Actor, director and playwright Will O’Mahony was a part of Black Swan State Theatre Company’s 2014-15 Emerging Writers Programs. Black comedy Tonsils + Tweezers is the third play he’s penned. First performed in Perth two years ago, the show is now making its Sydney debut at Kings Cross Theatre.

Tonsils + Tweezers centres on the friendship of two young men, 10 years after leaving school. The two have been together for a long time, and recall having been paired by a teacher at school because neither had other friends. The concept of binary stars is returned to at intervals throughout – “a system of two stars in which one star revolves around the other, or both revolve around a common centre”, to borrow directly from the text. As Tonsils (Travis Jeffery) tells us, binary stars are like best friends, “but sometimes that friendship starts to go … wonky. Wobbly. Sometimes things start to get a bit deepy-darky-creepy.” It’s a suggestion as to what’s to come.

6 TONSILSTWEEZERS (L-R) Travis Jeffery, Hoa Xuande Photo by Clare Hawley (2)

Travis Jeffery and Hoa Xuande in Tonsils + Tweezers (Photo by Clare Hawley)

We learn about the nature of the friendship through flashbacks to Tonsils’ and Tweezers’ teen days. When we first meet the pair, Lewis/Tweezers (Hoa Xuande) has just received an email invitation to their 10-year high school reunion. The pair’s subsequent high school reminiscing leads to discussion of the Fountain Boys, a group towards whom Tweezers continues to harbour deeply negative feelings. It’s revealed he was bullied by the group and that the bullying extended to physical violence.

But bullying isn’t the only source of Tweezers’ ongoing inner torment. It comes to light that the Fountain Boys played an integral role in a devastating car accident, which also occurred around 10 years ago. It was an event that profoundly impacted Tweezers’ life. He’s become a shadow of his former self, withdrawing from the world around him, and obsessive thoughts about death and pain gestate in his mind. He’s angry at the Fountain Boys, Tonsils, and the world at large. So, when talk turns to attending the reunion and coming face-to-face with painful reminders of the past, Tweezers asks his friend if he’s ever wanted to kill someone.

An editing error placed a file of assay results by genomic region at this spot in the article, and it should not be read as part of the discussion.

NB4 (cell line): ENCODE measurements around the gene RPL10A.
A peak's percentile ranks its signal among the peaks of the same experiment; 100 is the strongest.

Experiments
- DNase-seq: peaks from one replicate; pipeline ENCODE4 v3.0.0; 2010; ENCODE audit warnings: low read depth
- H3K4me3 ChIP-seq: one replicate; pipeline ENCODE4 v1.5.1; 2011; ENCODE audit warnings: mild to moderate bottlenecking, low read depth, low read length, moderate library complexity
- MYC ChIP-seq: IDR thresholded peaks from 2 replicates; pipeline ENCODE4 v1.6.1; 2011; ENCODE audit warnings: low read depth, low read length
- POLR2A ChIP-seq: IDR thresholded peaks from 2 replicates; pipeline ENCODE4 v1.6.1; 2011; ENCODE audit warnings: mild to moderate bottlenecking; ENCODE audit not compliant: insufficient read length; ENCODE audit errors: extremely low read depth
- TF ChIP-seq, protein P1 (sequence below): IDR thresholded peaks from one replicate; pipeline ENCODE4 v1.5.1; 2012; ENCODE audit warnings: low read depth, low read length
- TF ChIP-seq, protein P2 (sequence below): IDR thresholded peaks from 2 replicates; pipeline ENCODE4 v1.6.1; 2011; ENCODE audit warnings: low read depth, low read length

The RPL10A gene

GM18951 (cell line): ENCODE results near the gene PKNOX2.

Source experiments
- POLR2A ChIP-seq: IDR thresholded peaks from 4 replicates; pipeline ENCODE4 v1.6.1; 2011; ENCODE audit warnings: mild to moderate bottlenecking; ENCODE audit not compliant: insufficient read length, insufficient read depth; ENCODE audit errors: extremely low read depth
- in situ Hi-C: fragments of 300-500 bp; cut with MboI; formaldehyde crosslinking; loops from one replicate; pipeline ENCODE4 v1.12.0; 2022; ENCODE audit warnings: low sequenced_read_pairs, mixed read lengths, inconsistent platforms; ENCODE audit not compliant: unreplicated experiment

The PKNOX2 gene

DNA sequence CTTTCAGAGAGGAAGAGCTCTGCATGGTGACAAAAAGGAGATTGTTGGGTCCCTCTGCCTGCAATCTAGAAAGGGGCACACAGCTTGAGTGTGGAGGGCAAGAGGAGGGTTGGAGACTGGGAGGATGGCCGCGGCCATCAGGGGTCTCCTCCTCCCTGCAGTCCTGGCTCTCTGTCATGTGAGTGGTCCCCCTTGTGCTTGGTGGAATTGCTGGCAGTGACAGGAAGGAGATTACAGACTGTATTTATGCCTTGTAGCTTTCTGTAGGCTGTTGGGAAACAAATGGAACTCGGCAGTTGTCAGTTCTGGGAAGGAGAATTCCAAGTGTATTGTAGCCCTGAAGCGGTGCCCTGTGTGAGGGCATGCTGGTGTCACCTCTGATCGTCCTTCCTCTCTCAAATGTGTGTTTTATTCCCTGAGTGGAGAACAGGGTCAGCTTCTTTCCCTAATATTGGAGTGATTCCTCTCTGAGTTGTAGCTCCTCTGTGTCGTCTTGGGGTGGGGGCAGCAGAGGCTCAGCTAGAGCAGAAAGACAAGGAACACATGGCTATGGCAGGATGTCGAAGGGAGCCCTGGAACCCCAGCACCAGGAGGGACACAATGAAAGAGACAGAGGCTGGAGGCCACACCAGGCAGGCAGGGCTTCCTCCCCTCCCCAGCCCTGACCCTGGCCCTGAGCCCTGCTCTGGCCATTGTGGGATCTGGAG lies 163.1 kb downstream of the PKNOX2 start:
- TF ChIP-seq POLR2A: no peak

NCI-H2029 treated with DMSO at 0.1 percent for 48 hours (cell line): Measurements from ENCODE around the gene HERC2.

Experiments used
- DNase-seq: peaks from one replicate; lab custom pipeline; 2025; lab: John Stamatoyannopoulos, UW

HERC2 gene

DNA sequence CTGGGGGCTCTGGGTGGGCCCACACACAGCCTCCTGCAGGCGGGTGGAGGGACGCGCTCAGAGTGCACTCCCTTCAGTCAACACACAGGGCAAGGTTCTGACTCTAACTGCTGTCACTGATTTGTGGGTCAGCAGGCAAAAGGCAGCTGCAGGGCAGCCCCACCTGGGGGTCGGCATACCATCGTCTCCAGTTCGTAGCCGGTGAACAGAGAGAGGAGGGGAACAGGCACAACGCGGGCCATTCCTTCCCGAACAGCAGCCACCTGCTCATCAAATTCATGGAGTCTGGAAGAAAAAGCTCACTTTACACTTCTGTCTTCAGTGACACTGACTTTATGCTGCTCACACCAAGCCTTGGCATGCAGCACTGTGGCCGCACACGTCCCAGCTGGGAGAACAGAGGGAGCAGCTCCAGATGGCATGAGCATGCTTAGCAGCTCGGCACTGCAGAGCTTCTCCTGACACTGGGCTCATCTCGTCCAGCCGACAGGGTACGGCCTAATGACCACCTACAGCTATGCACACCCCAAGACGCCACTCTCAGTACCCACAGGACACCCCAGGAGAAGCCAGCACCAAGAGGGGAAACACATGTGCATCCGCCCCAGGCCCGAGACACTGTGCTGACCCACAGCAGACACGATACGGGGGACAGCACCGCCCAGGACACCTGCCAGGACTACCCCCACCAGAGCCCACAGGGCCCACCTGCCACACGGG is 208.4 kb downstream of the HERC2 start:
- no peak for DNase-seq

2 TONSILSTWEEZERS (L-R) Travis Jeffery, Hoa Xuande Photo by Clare Hawley

Travis Jeffery and Hoa Xuande in Tonsils + Tweezers (Photo by Clare Hawley)

Hours before the reunion, Tweezers encounters Max (James Sweeny), one of the Fountain Boys who bullied him at school. It seems Max doesn’t remember him, so Tweezers attempts to jog his memory. In the course of the conversation, Max mentions his recent foray into acting and that he’s performing in a production of Macbeth. In an exchange with Tweezers about the play, Max says, “It’s like Shakespeare is suggesting that our capacity for the monstrous is correlated with our apathy, our embrace of nothing. And as Lady M collapses, Macbeth grows bigger and bigger in the nothing he projects.” As the show progresses, it becomes increasingly clear that Macbeth’s plight mirrors the internal struggle decaying Tweezers.

Tonsils + Tweezers is a compelling, intelligently-written work that provokes substantial thought and reflection. The consequences of the alienation of young men, damaged and resenting the world for continuing to turn when tragedy strikes, are obvious. How to instead make a conscious choice to embrace life, rather than retreat from it altogether, is more problematic.


Megan Wilding and James Sweeny in Tonsils + Tweezers (Photo by Clare Hawley)

Director Michael Abercromby and the cast of four handle O’Mahony’s text with wonderful care. It’s a fast-paced piece with several opportunities to lose and confuse its audience, but Abercromby’s staging of the play ensures that does not occur. There are clear transitions between text as dialogue and text as monologue that is performed to the audience, and well-placed moments of silence to facilitate some unease. Production designer Patrick Howe has incorporated screen visuals into the set that marry successfully with the narrative throughout, though the traverse stage used in this production sometimes makes it difficult to focus on the players and fully appreciate the projections as a whole.

Each of the cast members is excellent. Jeffery’s Tonsils is gregarious, somewhat of an agitator, but a loyal friend to Tweezers. Tweezers, on the other hand, is withdrawn, rancorous and intensely wounded. Xuande is outstanding in his portrayal of the darkness that consumes his character. Some of his exchanges, particularly with Max, are genuinely chilling because of the vivid picture they paint of Tweezers’ disturbed state of mind.

3 TONSILSTWEEZERS (L-R) James Sweeny, Megan Wilding, Hoa Xuande Photo by Clare Hawley

James Sweeny, Megan Wilding and Hoa Xuande in Tonsils + Tweezers (Photo by Clare Hawley)

Sweeny’s delivery of Max is also impressive, presenting a character who bears little resemblance to the schoolyard bully he once was, and a vehicle through which Tweezers must realise what he has become. Megan Wilding completes the cast as Beth, a composite rather than single character, and is convincing and funny in each guise she assumes.

Cleverly combining a contemporary story with the words of Shakespeare and the science of Sir Isaac Newtown, Tonsils + Tweezers confirms that Perth playwright O’Mahony has a promising writing career ahead.


Venue: Kings Cross Theatre (2/244 – 248 William Street, Kings Cross)
Dates: Playing now until 27 January
Times: 7:30pm (Tue – Sat), 5:00pm (Sun)
Running time: 65 minutes (no interval)
Price: Concession $30, Adult $35